Tuesday, February 17, 2009
On Bad Timing for a Good Thing
So - if you've been reading this blog (somewhat) regularly, you know that I'm pretty frustrated with the education system these days. I find it misguided, often irrelevant, and completely unequal in the opportunities it offers kids based on class and race (and gender, I should add).
As a result, I've been pondering a break. With this frustration on me, with my seeming inability to do some inspired math teaching, it seemed like a good time to make a move. I've known for a long time that I need to spend some real time in China to finally figure out what that side of my blood all means to me, but things keep coming up. So I decided that - next Fall/Winter - no matter what, I was going to make that trip, and I wasn't about to let anything get in my way.
Which seemed perfect, since I was feeling a little burnt, anyway. So I gave word to my boss and my co-workers, and I started making plans. For the last few months, I've been slowly setting up my departure from this country, and it seemed like everything was falling into place to make that the best choice.
And then, today, something happened. I sat down with my boss (we have scheduled one-on-one meetings every two weeks or so) and started talking about improvements we could make to our school's structure and way of doing things to best meet our kids' (and our staffs', really) needs. I talked - again - about my frustration with the State math standards. How I felt they kept me from doing my best teaching. How my elective classes (Psychology and Music Production) have been so damn FUN and educational and positive for the kids (and me). How I wished there was a way I could do the same for my math classes.
And none of that was new, really. I've had this conversation before. And, basically, they ended up with me and my boss agreeing that I just wasn't as passionate about math, and so I didn't spend the time making it as dynamic and empowering as my elective classes. That's where it would have ended any other today.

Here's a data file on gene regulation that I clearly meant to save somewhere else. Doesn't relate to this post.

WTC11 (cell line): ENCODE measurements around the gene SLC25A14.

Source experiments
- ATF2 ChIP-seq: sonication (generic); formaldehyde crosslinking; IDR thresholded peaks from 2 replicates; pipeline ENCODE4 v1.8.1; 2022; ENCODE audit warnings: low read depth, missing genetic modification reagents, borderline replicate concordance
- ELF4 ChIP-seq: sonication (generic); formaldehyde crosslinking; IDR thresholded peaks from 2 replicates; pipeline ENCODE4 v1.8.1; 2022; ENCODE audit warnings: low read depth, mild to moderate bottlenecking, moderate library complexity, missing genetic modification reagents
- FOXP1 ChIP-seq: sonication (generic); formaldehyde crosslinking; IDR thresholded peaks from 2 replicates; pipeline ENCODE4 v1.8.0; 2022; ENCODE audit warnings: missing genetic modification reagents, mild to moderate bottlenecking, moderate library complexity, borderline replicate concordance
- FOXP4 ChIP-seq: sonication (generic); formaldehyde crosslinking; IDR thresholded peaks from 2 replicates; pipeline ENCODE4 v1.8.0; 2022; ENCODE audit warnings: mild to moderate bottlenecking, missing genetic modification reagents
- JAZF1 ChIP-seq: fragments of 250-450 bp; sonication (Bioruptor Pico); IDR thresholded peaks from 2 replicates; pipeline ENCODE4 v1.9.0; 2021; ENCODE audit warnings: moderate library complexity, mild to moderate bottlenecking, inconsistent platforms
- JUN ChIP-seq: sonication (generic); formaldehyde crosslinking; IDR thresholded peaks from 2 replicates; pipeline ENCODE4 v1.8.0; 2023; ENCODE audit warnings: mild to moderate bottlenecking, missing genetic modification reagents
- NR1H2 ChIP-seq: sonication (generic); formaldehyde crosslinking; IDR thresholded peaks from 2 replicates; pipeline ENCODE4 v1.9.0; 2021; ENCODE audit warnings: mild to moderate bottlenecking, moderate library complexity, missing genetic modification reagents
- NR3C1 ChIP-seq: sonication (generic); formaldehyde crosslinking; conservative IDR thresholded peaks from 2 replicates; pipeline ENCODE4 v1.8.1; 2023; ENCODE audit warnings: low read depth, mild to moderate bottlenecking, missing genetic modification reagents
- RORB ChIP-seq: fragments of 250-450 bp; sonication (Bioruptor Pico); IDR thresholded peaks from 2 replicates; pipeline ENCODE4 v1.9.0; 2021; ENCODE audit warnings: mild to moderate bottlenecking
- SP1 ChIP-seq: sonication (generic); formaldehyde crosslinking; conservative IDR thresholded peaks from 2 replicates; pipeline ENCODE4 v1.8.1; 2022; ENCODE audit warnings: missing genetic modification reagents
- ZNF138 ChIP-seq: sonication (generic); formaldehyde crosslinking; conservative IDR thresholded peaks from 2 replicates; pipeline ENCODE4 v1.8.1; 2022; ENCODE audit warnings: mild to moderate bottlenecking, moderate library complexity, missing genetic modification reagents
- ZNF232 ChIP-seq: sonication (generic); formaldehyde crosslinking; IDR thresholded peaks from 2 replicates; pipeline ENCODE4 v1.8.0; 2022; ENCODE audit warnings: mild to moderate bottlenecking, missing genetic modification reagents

But today . . . I don't know what happened. But right when I would have normally hit that wall I've hit so often this year (of "f-ing system sucks, no way around it, f--- math"), I kept right on going to a SOLUTION. Inspiration struck me right between the eyes, and I couldn't stop talking. I started talking about how I could totally restructure the math curriculum to stop even looking like a math class. How I could basically turn it all into faux-electives that just so happened to teach all the hard math skills I've been trying to teach - but in a more hands-on, relevant way to the kids.
My boss mentioned me not coming back, and I said, "yeah . . ."
But I couldn't stop. The meeting ended, and I ran to my room, sat down at my desk with a pencil and the state math standards, and I drew out an outline of my restructured math curriculum. Suddenly, "Math" had turned into a year-long project divided into three large pieces - from start to finish, the kids were going to come up with a new product to market, test "public interest" through surveys, design a corporate office building and product, budget and make projections on earnings and market shares . . . And I incorporated almost every damn state standard into the whole deal.
The kids were going to take control over their learning, be creative, while learning hard math skills and how to apply them to real problems. Holy sh--!!! It's the freaking Holy Grail of middle school math teachers. And it just came to me like a bolt from the blue . . .
A few months before I've decided to leave the teaching field for a while.
A few months before I've decided to leave the teaching field for a while. Not enough time to implement anything at all.
And, suddenly, I'm thinking about coming back for "one more year."
But I can't - because I promised myself I wouldn't let anything stop me from making this trip. Because I know there will always be some reason to delay it for another year. Every year will bring me closer to one commitment or another that will keep me from ever being able to go. So I have to go now.
But I just came up with something so beautiful . . . And what if I never end up implementing it? What if my trip to China changes the trajectory of my life and this inspiration and (possibly) brilliant idea never makes it out to the world? Because that's how things work - I know too well.
Why did this have to happen now!? Why not a year ago? Why not in two years?
So exciting and yet so disheartening at the same time. I'm going to have to do some serious soul-searching now, and I'd rather not.
I honestly believe "everything happens for a reason," so I'll find the reason in all of this, and it should all end up how it ought to - but that doesn't make it any less beautifully frustrating right now. Not at all.
Such bad timing for such a good thing to happen . . .